Volume 624, April 2019
|Number of page(s)||23|
|Published online||26 April 2019|
CO, H2O, H2O+ line and dust emission in a z = 3.63 strongly lensed starburst merger at sub-kiloparsec scales⋆
European Southern Observatory, Alonso de Córdova 3107, Casilla, 19001 Vitacura, Santiago, Chile
2 Institut d’Astrophysique de Paris, Sorbonne Université, CNRS, UMR 7095, 98 bis bd Arago, 75014 Paris, France
3 Institut d’Astrophysique Spatiale, CNRS UMR 8617, Université Paris-Sud, Université Paris-Saclay, 91405 Orsay, France
4 Purple Mountain Observatory/Key Lab of Radio Astronomy, Chinese Academy of Sciences, Nanjing 210034, PR China
5 European Southern Observatory, Karl Schwarzschild Straße 2, 85748 Garching, Germany
6 Institute for Astronomy, University of Edinburgh, Royal Observatory, Blackford Hill, Edinburgh EH9 3HJ, UK
7 Centre for Extragalactic Astronomy, Durham University, Department of Physics, South Road, Durham, DH1 3LE, UK
8 National Radio Astronomy Observatory, 520 Edgemont Road, Charlottesville, VA 22903, USA
9 Joint ALMA Observatory, Alonso de Córdova 3107, Vitacura, Santiago, Chile
10 Institut de Radioastronomie Millimétrique (IRAM), 300 rue de la Piscine, 38406 Saint-Martin-d’Hères, France
11 Department of Physics and Astronomy, University of California, Irvine, CA 92697, USA
12 School of Physics and Astronomy, University of Nottingham, University Park, Nottingham NG7 2RD, UK
13 School of Physics and Astronomy, Cardiff University, The Parade, Cardiff CF24 3AA, UK
14 Department of Physics & Astronomy, University of Iowa, Iowa City, IA 52245, USA
15 Universidad de Alcalá, Departamento de Física y Matemáticas, Campus Universitario, 28871 Alcalá de Henares, Madrid, Spain
16 Instituto de Física y Astronomía, Universidad de Valparaíso, Avda. Gran Bretaña 1111, Valparaíso, Chile
17 Astronomical Observatory Institute, Faculty of Physics, Adam Mickiewicz University, ul. Słoneczna 36, 60-286 Poznań, Poland
18 Instituto de Astrofísica de Canarias, C/Vía Láctea, s/n, 38205 San Cristóbal de La Laguna, Tenerife, Spain
19 Universidad de La Laguna, Dpto. Astrofísica, 38206 San Cristóbal de La Laguna, Tenerife, Spain
20 Department of Astronomy, Cornell University, 220 Space Sciences Building, Ithaca, NY 14853, USA
21 Leiden Observatory, Leiden University, Post Office Box 9513, 2300 RA Leiden, The Netherlands
Accepted: 28 February 2019
Using the Atacama Large Millimeter/submillimeter Array (ALMA), we report high angular-resolution observations of the redshift z = 3.63 galaxy H-ATLAS J083051.0+013224 (G09v1.97), one of the most luminous strongly lensed galaxies discovered by the Herschel-Astrophysical Terahertz Large Area Survey (H-ATLAS). We present 0.″2−0.″4 resolution images of the rest-frame 188 and 419 μm dust continuum and the CO(6–5), H2O(211−202), and Jup = 2 H2O+ line emission. We also report the detection of H2O(211−202) in this source. The dust continuum and molecular gas emission are resolved into a nearly complete ∼1.″5 diameter Einstein ring plus a weaker image in the center, which is caused by a special dual deflector lensing configuration. The observed line profiles of the CO(6–5), H2O(211−202), and Jup = 2 H2O+ lines are strikingly similar. In the source plane, we reconstruct the dust continuum images and the spectral cubes of the CO, H2O, and H2O+ line emission at sub-kiloparsec scales. The reconstructed dust emission in the source plane is dominated by a compact disk with an effective radius of 0.7 ± 0.1 kpc plus an overlapping extended disk with a radius twice as large. While the average magnification for the dust continuum is μ ∼ 10−11, the magnification of the line emission varies from 5 to 22 across different velocity components. The line emission of CO(6–5), H2O(211−202), and H2O+ have similar spatial and kinematic distributions. The molecular gas and dust content reveal that G09v1.97 is a gas-rich major merger in its pre-coalescence phase, with a total molecular gas mass of ∼1011 M⊙. Both of the merging companions are intrinsically ultra-luminous infrared galaxies (ULIRGs) with infrared luminosities LIR reaching ≳4 × 1012 L⊙, and the total LIR of G09v1.97 is (1.4 ± 0.7)×1013 L⊙. The approaching southern galaxy (dominating from V = −400 to −150 km s−1 relative to the systemic velocity) shows no obvious kinematic structure with a semi-major half-light radius of as = 0.4 kpc, while the receding galaxy (0 to 350 km s−1) resembles an as = 1.2 kpc rotating disk. The two galaxies are separated by a projected distance of 1.3 kpc, bridged by weak line emission (−150 to 0 km s−1) that is co-spatially located with the cold dust emission peak, suggesting a large amount of cold interstellar medium (ISM) in the interacting region. As one of the most luminous star-forming dusty high-redshift galaxies, G09v1.97 is an exceptional source for understanding the ISM in gas-rich starbursting major merging systems at high redshift.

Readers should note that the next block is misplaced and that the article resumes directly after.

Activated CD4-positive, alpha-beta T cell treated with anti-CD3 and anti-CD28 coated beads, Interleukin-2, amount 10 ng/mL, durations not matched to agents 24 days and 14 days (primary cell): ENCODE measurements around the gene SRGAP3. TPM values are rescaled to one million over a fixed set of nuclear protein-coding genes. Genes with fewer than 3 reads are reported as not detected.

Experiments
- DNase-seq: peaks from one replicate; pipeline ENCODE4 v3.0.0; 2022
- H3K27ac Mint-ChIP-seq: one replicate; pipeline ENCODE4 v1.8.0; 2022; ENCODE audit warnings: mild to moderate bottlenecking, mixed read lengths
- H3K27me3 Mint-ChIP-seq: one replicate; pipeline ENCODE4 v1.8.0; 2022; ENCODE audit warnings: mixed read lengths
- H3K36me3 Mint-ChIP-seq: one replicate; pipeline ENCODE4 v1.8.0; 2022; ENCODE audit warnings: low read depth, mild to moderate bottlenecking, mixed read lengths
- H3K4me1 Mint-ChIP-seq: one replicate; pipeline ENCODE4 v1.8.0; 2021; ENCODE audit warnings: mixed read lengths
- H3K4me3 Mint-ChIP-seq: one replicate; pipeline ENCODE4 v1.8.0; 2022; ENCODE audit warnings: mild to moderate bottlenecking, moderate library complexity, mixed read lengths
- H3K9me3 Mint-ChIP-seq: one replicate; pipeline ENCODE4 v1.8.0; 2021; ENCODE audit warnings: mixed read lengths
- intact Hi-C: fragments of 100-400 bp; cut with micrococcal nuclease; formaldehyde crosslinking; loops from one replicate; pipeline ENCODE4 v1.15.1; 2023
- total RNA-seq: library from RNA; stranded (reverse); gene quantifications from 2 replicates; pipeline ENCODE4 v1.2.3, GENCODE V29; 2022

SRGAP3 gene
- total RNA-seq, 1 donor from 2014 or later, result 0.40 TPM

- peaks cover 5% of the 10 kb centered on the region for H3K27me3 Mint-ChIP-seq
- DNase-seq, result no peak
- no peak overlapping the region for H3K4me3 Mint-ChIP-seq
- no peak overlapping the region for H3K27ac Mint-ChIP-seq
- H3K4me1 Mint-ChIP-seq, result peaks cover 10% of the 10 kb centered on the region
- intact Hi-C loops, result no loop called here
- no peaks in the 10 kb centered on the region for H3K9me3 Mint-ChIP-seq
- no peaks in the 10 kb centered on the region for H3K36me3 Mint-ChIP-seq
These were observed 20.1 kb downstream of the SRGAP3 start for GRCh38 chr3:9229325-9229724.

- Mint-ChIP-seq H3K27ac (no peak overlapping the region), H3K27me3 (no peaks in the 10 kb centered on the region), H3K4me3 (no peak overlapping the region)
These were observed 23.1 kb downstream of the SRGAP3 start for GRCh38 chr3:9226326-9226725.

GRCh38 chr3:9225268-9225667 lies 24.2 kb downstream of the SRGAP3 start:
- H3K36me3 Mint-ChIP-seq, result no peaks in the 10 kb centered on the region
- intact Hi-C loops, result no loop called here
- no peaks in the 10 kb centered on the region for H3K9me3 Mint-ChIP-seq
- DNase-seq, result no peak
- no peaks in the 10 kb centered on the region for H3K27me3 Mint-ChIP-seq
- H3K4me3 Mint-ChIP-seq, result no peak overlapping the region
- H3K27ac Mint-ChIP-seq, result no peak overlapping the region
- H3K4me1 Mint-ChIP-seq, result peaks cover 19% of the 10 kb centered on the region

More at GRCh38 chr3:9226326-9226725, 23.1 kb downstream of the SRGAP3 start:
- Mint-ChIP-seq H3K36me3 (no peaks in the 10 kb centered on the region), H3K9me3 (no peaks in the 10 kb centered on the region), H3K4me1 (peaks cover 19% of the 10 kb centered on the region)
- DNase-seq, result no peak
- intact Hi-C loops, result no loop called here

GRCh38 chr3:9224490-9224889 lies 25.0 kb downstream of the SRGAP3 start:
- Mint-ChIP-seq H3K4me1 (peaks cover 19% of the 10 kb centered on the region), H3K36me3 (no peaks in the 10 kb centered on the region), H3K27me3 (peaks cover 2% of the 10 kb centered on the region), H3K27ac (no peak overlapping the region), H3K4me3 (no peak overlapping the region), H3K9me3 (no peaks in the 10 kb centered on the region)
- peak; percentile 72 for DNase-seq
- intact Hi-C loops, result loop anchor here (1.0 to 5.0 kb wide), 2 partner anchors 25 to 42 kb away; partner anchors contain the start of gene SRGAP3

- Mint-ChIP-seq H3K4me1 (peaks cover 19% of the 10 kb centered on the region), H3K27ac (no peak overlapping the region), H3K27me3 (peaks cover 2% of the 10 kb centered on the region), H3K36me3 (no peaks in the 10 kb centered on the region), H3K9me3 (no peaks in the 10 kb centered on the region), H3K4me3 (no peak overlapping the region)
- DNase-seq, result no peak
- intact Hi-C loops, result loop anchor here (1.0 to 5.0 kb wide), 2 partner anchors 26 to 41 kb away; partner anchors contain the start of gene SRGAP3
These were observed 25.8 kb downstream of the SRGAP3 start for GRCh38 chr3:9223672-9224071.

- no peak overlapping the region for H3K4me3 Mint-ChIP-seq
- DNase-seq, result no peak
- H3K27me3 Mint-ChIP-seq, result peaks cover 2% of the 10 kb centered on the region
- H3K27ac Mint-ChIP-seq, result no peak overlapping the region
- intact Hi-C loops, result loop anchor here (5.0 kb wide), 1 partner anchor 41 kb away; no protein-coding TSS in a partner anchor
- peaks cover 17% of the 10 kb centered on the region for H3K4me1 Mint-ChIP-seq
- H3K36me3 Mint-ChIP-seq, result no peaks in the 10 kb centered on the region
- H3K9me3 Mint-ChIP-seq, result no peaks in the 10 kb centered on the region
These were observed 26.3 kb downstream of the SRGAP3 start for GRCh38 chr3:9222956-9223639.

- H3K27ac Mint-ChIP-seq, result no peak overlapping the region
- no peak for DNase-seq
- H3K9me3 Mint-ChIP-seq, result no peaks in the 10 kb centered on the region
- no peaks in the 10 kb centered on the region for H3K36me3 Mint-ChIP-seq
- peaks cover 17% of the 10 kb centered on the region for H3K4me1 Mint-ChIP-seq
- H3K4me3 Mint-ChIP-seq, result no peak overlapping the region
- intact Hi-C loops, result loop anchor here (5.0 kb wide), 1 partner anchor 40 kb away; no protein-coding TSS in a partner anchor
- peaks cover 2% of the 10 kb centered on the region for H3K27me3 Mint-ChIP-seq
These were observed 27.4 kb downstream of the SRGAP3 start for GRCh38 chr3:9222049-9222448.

Key words: galaxies: high-redshift / galaxies: ISM / gravitational lensing: strong / submillimeter: galaxies / radio lines: ISM / ISM: molecules
Reduced images and datacubes are only available at the CDS via anonymous ftp to cdsarc.u-strasbg.fr (220.127.116.11) or via http://cdsarc.u-strasbg.fr/viz-bin/qcat?J/A+A/624/A138
© ESO 2019
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